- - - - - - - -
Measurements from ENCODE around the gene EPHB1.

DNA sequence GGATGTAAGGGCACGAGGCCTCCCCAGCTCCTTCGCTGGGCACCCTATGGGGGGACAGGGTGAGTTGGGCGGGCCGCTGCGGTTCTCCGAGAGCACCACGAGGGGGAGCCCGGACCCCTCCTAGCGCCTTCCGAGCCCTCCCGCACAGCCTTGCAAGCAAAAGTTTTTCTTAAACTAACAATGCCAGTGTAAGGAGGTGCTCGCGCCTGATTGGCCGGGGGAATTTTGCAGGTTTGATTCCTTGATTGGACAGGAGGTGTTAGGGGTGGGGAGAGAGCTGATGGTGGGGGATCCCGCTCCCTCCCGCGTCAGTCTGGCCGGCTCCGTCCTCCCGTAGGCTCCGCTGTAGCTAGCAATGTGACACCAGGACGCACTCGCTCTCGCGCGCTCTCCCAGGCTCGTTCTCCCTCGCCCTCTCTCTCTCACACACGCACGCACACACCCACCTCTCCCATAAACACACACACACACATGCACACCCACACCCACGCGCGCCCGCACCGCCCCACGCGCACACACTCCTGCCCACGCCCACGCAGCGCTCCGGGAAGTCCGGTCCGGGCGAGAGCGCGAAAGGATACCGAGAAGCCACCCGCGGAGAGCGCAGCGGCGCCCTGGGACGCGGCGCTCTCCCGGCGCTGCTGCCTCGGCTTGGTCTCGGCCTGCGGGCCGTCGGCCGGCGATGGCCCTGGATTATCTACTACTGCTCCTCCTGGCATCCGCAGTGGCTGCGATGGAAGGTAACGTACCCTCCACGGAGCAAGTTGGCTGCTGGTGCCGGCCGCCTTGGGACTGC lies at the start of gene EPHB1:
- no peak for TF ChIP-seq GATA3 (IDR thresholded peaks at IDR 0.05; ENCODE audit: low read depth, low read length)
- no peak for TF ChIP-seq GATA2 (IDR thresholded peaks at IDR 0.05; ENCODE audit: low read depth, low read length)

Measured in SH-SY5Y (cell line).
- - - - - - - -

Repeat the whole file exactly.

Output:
Measurements from ENCODE around the gene EPHB1.

DNA sequence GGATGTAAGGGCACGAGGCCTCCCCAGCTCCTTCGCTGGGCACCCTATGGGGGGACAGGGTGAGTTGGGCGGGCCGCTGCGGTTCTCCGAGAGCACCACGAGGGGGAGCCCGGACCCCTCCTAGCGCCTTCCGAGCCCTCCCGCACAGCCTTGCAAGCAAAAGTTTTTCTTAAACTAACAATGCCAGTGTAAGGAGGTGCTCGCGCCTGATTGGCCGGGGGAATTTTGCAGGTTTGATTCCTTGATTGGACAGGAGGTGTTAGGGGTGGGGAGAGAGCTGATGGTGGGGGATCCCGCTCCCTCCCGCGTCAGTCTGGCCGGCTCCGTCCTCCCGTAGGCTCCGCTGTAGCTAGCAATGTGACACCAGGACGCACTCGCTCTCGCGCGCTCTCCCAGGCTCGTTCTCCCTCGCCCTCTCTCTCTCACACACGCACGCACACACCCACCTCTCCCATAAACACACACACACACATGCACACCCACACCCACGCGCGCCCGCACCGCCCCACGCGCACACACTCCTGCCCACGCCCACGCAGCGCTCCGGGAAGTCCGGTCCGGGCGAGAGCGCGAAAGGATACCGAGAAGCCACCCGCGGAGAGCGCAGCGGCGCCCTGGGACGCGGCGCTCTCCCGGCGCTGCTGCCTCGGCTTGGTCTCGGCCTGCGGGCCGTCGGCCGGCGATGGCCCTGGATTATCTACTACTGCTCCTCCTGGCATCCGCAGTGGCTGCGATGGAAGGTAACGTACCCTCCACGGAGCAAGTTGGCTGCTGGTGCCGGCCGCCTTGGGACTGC lies at the start of gene EPHB1:
- no peak for TF ChIP-seq GATA3 (IDR thresholded peaks at IDR 0.05; ENCODE audit: low read depth, low read length)
- no peak for TF ChIP-seq GATA2 (IDR thresholded peaks at IDR 0.05; ENCODE audit: low read depth, low read length)

Measured in SH-SY5Y (cell line).